Starting a small business can be an exciting prospect for anyone seeking career and financial independence. However, the planning and processes required to achieve those goals can be quite daunting. Entrepreneurs should be concerned with not only how they will make money today, but how they will save enough to ensure a successful retirement for themselves in the future. One option to consider is the solo 401(k) plan.
Solo 401(k) plans are retirement-savings accounts specifically created for business owners who do not have any full-time employees. They provide the individual business owner and his or her spouse with the same benefits of a traditional 401(k) plan without the administrative costs and complexities. In fact, solo 401(k) plans can provide business owners with additional tax-advantaged savings opportunities that they would not have as employees. For example, business owners can contribute more to solo 401(k)s as both the employee and the employer.
For 2021, the maximum employee contribution to a solo 401(k) is $19,500, or $26,000 for those individuals age 50 and above. Business owners may be limited to contributing less when their net compensation is below these amounts. However, business owners receive the added benefit of making employer contributions to their solo 401(k)s of as much as 20 percent of net self-employment income or 25 percent of W-2 earnings. In terms of total contributions as both employee and employer, a business owner may contribute up to $58,000 in pre-tax dollars to a solo 401(k) plan in 2021, or $64,500 when the business owner is older than 50 years of age.
To put these rules to use, consider Tom, a 35-year-old sole proprietor with $100,000 in net adjusted business profits in 2021. Tom can make a $19,500 employee contribution to his solo 401(k) plan and an additional $20,000 (20 percent of net income) as an employer contribution for a total of $39,500 for 2021. If Tom’s business is structured as a C corporation or an S corporation and he earns $100,000 in W-2 wages, the employer profit-sharing portion of his contribution can be as high as $25,000 (25 percent of wage income) for a total of $44,500.
Although a business owner with just one non-family member employee will not qualify for a solo 401(k) plans, the IRS does allow his or her spouse to participate in the plan and make salary deferrals, but only when the spouse earns income from the business. In this scenario, both the business owner and his or her spouse will be able to contribute to their respective retirement plans using pre-tax dollars that they may deduct from their combined taxable income in the years they make contributions. The business owner may also make a profit-sharing contribution to his or her spouse’s plan of up to 25 percent of the spouse’s wages, subject to income limitations.
With solo 401(k) plans, business owners also have the option to make their 401(k) contributions as Roth deferrals. These contributions can be made with after-tax dollars, but all future withdrawals are income-tax-free provided the taxpayer meets certain holding period and age requirements. In addition, business owners who want to increase their retirement savings have the option to make annual, non-deductible, after-tax contributions to their plans, up to certain limits. Those contributions made to a business owner’s or a spouse’s plan will be taxed as income in the year of contribution and distributed tax-free in retirement. Under these circumstances, however, the business owner and spouse will be liable for income taxes on the earnings growth, interest and dividends generated by their initial contributions.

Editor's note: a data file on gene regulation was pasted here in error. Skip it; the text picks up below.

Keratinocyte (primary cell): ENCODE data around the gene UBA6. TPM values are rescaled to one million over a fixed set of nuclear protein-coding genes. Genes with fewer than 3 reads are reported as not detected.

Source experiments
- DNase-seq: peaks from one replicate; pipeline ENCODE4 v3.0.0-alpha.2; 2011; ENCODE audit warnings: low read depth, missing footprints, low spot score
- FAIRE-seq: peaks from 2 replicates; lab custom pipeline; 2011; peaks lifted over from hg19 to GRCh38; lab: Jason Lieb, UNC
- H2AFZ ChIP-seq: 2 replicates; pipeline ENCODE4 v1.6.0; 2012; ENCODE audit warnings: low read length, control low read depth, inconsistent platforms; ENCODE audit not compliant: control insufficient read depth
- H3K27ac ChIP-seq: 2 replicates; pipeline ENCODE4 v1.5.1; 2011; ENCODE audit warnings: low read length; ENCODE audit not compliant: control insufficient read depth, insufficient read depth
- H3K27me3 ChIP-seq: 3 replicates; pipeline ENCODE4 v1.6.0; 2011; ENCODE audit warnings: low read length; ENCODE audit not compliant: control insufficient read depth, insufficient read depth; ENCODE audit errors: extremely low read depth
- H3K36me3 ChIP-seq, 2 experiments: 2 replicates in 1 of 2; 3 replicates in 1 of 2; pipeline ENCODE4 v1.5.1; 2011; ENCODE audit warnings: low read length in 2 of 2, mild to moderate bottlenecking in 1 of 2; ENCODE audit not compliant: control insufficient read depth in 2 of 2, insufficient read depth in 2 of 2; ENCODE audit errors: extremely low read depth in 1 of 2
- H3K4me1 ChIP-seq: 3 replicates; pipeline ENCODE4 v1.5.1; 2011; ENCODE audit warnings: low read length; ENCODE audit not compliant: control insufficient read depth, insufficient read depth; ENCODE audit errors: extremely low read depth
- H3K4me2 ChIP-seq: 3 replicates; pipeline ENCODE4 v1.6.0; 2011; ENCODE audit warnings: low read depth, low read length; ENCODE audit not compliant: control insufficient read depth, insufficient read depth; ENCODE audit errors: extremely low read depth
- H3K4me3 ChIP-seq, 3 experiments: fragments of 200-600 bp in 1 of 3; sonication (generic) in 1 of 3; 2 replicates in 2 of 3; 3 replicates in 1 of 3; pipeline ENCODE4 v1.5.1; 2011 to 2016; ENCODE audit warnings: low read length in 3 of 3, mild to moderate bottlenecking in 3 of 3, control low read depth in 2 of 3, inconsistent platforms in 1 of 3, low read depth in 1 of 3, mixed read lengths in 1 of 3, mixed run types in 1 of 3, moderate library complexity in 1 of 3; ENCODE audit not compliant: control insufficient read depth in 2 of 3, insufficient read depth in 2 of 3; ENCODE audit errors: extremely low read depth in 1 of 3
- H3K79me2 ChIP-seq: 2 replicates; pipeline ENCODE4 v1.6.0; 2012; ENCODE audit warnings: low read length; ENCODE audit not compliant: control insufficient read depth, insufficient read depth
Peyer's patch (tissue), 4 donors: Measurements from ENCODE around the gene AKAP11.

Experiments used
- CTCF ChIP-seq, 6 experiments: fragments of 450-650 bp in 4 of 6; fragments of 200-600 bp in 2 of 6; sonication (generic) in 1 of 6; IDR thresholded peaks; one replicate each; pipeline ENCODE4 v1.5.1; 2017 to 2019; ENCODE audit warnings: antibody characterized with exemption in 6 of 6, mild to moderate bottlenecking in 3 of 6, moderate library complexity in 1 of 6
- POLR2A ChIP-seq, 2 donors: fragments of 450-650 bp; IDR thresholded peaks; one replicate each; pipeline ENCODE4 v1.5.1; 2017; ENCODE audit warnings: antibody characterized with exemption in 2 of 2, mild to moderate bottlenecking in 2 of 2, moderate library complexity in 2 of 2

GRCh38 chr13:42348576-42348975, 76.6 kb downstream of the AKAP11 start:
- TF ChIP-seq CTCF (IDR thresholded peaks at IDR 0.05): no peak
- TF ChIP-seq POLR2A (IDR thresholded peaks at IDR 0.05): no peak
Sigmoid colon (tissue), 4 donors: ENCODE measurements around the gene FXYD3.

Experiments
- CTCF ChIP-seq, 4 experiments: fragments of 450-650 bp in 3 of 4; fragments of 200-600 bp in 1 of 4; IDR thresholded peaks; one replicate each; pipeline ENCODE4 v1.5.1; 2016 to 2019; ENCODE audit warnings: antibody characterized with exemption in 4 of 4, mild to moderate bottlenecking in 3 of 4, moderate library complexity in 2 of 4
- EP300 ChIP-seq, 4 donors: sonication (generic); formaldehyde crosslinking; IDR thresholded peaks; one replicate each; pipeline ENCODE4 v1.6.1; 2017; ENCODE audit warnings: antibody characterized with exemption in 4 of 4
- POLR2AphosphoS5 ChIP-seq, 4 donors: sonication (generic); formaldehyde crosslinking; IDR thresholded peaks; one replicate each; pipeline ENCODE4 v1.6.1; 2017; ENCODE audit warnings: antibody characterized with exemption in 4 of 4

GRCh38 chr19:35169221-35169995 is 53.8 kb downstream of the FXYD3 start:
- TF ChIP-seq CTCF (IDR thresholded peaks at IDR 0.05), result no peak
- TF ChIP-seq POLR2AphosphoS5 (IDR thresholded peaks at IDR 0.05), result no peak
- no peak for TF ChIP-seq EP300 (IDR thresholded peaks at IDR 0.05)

Solo 401(k)s offer business owners a powerful and flexible retirement-savings option, especially when they are part of a tax-efficient estate plan carefully crafted under the guidance of experienced financial advisors.
About the Author: Sean Deviney is a CFP®* professional, a retirement plan advisor and a director with Provenance Wealth Advisors (PWA), an independent financial services firm affiliated with Berkowitz Pollack Brant Advisors + CPAs. For more information, call (954) 712-8888 or email firstname.lastname@example.org.
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Sean Deviney is a registered representative of and offers securities through Raymond James Financial Services, Inc., Member FINRA/SIPC. Raymond James is not affiliated with and does not endorse the opinions or services of Berkowitz Pollack Brant Advisors and Accountants. PWA is not a registered broker/dealer and is independent of Raymond James Financial Services. Investment Advisory Services offered through Raymond James Financial Services Advisors, Inc., and Provenance Wealth Advisors.
This material is being provided for information purposes only and is not a complete description, nor is it a recommendation. Any opinions are those of PWA and not necessarily those of Raymond James. You should discuss any tax or legal matters with the appropriate professional. The information contained in this report has been obtained from sources considered to be reliable, but Raymond James does not guarantee that the foregoing material is accurate or complete.
401(k) plans are long-term retirement savings vehicles. Withdrawal of pre-tax contributions and/or earnings will be subject to ordinary income tax and, if taken prior to age 59 1/2, may be subject to a 10% federal tax penalty. Investments mentioned may not be suitable for all investors. There is no guarantee that these statements, opinions or forecasts provided herein will prove to be correct.
* Certified Financial Planner Board of Standards Inc. owns the certification marks CFP®, CERTIFIED FINANCIAL PLANNER™ and federally registered CFP (with flame design) in the U.S., which it awards to individuals who successfully complete CFP Board’s initial and ongoing certification requirements.
Posted March 31, 2021
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